Jesse Paul is a reporter for the Colorado Sun.

In 2014, Republican Cory Gardner, a congressman from rural Colorado, parlayed his charm and ability to connect with voters into a Senate seat by defeating Mark Udall, an incumbent Democrat from a Western political dynasty. Liberals feared Gardner’s political talent, and conservatives hoped it would take him far.

Then Donald Trump was elected president. Now, given Trump’s extreme unpopularity in a state whose electorate is generally moving to the left, Colorado Democrats are confident that, come Election Day, they will pick up Gardner’s seat and fill it with the state’s popular former governor, John Hickenlooper.

Hickenlooper landed the opportunity to challenge Gardner despite a lackluster 2020 presidential bid during which he said he didn’t want to be a senator and would be bad at it — before announcing his Senate candidacy in August last year. He floundered through the Democratic primary after he was found to have violated state ethics laws while governor; at one point, he was held in contempt for defying a subpoena from an independent commission investigating the matter.

Yet in every poll for a year, Gardner has consistently trailed Hickenlooper by a margin of five percentage points or more; the latest polling shows Gardner down by 10. It appears Republicans’ nightmares about the race are coming true: Despite running a solid campaign, Gardner could still be dragged down by Trump.

Back in 2016, Gardner announced that he wouldn’t vote for Trump, saying after the release of the infamous “Access Hollywood” tape that he “cannot and will not support someone who brags about degrading and assaulting women.”

But then Trump won — and Republican voters in Colorado who had gotten on the Trump train stayed on it, with polling consistently showing their unfaltering loyalty to the president. The message for Gardner was clear: Get on board or lose GOP votes, every one of which he knew he would need to retain his seat in November 2020.

Gardner stood by Trump during the impeachment process, endorsed his reelection bid and then proudly joined him at a rally in February in Colorado Springs, a conservative bastion. “This is a show of unity,” Kayleigh McEnany, then the Trump campaign’s national press secretary, said at the event.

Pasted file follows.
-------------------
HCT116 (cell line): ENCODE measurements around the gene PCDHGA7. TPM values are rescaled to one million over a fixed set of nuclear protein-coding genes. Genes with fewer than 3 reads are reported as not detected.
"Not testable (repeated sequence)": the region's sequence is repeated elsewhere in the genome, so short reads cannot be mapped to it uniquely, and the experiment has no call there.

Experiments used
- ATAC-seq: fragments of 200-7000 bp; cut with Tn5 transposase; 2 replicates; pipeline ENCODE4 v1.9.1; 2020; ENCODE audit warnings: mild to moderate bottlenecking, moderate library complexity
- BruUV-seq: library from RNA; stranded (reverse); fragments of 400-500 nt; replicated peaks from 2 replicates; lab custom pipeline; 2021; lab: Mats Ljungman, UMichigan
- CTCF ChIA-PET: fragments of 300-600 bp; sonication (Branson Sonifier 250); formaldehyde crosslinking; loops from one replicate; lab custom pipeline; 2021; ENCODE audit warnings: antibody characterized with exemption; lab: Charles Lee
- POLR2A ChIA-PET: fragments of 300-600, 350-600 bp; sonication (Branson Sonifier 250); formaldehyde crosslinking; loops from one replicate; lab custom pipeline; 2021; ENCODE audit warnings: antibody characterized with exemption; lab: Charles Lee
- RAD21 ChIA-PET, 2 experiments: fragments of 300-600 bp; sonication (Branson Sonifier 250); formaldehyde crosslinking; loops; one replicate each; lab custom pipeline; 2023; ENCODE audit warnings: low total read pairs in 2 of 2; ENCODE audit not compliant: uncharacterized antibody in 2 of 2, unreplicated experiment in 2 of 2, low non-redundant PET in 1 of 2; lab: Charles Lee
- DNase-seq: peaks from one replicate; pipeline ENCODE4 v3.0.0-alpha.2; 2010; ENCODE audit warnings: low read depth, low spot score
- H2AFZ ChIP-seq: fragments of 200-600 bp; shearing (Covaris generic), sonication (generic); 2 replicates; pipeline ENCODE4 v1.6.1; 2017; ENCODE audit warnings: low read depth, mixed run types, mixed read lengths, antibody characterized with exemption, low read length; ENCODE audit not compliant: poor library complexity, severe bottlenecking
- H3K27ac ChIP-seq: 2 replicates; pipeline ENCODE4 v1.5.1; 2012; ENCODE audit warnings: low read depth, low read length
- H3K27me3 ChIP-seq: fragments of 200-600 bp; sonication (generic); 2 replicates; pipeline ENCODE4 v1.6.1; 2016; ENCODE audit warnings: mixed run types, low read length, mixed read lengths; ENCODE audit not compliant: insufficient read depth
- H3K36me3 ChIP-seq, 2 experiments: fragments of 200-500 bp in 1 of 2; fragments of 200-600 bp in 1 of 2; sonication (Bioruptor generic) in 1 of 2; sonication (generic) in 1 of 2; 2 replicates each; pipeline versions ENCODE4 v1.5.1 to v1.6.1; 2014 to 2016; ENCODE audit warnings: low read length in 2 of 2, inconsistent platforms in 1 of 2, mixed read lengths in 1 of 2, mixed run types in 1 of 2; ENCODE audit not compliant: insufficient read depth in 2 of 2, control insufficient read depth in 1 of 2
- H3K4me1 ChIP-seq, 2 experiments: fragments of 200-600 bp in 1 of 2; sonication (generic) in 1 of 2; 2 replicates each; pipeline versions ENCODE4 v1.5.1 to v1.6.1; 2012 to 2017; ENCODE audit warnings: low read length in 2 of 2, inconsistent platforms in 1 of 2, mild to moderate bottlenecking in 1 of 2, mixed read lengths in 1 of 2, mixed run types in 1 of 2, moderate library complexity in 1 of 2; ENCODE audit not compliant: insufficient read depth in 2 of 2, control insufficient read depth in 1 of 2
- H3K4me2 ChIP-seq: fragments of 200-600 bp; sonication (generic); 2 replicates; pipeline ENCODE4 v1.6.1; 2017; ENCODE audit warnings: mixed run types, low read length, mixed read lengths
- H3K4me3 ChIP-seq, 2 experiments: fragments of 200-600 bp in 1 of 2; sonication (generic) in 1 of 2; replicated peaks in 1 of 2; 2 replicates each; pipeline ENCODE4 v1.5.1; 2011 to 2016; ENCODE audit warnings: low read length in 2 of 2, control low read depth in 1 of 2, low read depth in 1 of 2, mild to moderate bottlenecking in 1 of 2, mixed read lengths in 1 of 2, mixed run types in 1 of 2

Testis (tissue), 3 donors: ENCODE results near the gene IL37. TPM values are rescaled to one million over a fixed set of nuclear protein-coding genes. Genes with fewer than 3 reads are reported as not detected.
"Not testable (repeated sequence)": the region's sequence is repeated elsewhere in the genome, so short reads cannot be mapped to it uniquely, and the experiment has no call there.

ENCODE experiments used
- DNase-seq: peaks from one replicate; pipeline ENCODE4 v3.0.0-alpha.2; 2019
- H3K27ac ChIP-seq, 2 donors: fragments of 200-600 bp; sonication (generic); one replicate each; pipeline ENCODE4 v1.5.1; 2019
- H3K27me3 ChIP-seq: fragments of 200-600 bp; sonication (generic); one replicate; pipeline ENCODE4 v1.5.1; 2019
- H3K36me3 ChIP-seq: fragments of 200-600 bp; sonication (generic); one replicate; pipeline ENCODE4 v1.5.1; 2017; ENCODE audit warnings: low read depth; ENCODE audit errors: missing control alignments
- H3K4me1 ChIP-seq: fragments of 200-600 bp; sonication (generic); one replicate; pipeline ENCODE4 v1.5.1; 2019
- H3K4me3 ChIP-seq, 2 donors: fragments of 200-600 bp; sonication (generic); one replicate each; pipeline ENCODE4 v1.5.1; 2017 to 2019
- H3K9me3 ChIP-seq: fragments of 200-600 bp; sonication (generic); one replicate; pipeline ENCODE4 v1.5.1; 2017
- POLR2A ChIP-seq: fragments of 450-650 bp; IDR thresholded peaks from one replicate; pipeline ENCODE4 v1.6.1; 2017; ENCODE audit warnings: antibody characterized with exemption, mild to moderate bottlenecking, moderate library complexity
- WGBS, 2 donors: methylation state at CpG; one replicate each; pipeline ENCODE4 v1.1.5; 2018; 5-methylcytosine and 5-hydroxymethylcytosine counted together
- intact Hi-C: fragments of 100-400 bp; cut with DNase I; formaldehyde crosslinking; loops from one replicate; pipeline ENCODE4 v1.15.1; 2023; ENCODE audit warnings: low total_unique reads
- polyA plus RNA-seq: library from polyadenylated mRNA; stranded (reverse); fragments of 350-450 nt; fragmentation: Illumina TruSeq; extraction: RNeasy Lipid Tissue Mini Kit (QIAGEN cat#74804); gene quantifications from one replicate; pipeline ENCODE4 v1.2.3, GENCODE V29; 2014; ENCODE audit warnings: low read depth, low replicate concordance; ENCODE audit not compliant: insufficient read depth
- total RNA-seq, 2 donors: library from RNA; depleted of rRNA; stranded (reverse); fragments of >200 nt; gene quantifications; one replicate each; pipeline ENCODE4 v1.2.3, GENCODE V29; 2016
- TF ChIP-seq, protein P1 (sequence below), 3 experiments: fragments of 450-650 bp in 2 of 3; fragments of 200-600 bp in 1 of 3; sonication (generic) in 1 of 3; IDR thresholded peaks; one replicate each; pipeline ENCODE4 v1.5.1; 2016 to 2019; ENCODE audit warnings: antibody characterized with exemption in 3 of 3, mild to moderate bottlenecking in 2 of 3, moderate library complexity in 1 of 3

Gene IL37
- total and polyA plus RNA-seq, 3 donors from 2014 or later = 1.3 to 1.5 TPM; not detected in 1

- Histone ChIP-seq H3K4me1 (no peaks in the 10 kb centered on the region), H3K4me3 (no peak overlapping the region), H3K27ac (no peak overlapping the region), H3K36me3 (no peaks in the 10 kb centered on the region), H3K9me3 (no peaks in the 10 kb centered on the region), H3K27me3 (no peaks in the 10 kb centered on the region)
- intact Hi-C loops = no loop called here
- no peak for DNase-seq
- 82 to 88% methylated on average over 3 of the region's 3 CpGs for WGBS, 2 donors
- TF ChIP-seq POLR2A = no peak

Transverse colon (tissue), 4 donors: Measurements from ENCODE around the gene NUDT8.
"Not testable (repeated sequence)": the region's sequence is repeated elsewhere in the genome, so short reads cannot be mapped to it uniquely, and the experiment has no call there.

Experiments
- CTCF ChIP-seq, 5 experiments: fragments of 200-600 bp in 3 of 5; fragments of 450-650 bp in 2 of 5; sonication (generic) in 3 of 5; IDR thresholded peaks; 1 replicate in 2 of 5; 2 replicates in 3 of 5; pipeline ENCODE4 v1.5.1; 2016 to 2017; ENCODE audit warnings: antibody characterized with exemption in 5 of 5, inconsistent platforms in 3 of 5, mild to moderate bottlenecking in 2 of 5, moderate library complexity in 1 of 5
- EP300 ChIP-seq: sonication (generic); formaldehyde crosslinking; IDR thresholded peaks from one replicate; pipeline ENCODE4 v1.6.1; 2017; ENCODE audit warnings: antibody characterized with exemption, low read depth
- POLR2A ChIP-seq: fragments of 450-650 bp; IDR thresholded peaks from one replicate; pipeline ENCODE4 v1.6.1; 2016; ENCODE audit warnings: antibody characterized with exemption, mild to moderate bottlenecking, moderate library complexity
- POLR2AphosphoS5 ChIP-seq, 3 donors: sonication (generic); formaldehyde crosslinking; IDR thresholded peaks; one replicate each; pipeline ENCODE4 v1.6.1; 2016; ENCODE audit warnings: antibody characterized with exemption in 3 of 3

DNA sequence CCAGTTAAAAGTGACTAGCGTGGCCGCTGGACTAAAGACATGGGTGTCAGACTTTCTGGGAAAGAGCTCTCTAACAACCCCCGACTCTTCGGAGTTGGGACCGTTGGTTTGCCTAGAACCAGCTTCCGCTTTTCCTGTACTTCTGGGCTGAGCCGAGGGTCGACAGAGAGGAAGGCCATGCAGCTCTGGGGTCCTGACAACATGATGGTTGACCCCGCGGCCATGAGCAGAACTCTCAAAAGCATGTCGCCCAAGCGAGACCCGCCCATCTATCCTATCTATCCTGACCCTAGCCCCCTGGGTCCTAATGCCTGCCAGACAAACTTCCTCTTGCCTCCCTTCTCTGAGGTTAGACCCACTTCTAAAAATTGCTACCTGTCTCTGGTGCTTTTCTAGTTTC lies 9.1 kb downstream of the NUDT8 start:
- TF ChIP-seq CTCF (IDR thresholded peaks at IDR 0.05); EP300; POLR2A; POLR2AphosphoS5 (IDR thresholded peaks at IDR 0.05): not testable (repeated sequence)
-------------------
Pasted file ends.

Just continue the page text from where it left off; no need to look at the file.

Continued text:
But by linking himself closely to Trump, Gardner was risking his status with unaffiliated voters — who make up the state’s largest voting bloc, and who, according to polls, detest the president.

“This really was a situation where there’s no right play,” said Kyle Saunders, a political science professor at Colorado State University. “I'm not sure what else he could have done.”

Gardner is forced to count on voters being willing to split their ballot and vote for Joe Biden for president and Gardner for Senate, ignoring the fact that Gardner and Trump are often in lockstep.

So far, it doesn’t appear the strategy is working. Gardner might have hoped for a boost in July from the passage of a bill he championed — the Great American Outdoors Act, which sent a massive influx of money to public lands. The legislation was a boon for Colorado, but it seemed to have had little effect on the race.

Apparently, all that Hickenlooper — known for his quirkiness and a chronic case of foot-in-mouth disease — has needed to do to fend off Gardner’s attacks is point to the president. “The bottom line is: He’s been with Donald Trump 100 percent of the time,” Hickenlooper said in the candidates’ first debate.

Gardner continues to back Trump, calling him moral and ethical this month and saying he’s proud of their shared accomplishments.

Making things worse for Gardner is the fact Trump trails Biden by an average of 13 percentage points in Colorado. "Jesus Christ himself couldn’t overperform Trump by double digits,” said Tyler Sandberg, a Republican operative.

Sandberg would know. In 2018, he ran the House reelection campaign of Mike Coffman, a Republican who secured five terms in Congress by pitching himself as independent of party politics. Coffman saw Trump as an albatross and decisively split from the president. But Democrats kept tying the two together, and Coffman lost by 11 percentage points.

And Coffman wasn’t the only Republican swept out of office two years ago in Colorado. Democrats gained more power in the state than they’d had since 1936. Even respected Republican sheriffs in Denver’s suburbs were cast out, which made the Colorado GOP especially nervous. Voters rebuked Trump by backing every Democrat they could.

This year, Trump’s reelection campaign hasn’t dedicated substantial resources to Colorado and Biden is mostly ignoring the state — a big, flashing neon sign indicating that for the first time in recent memory Colorado has lost its presidential “swing” status. It’s looking pretty blue.

So although Hickenlooper didn’t survive in the crowd of not-Trumps running for the presidency, that position could well be enough to put him into the Senate.

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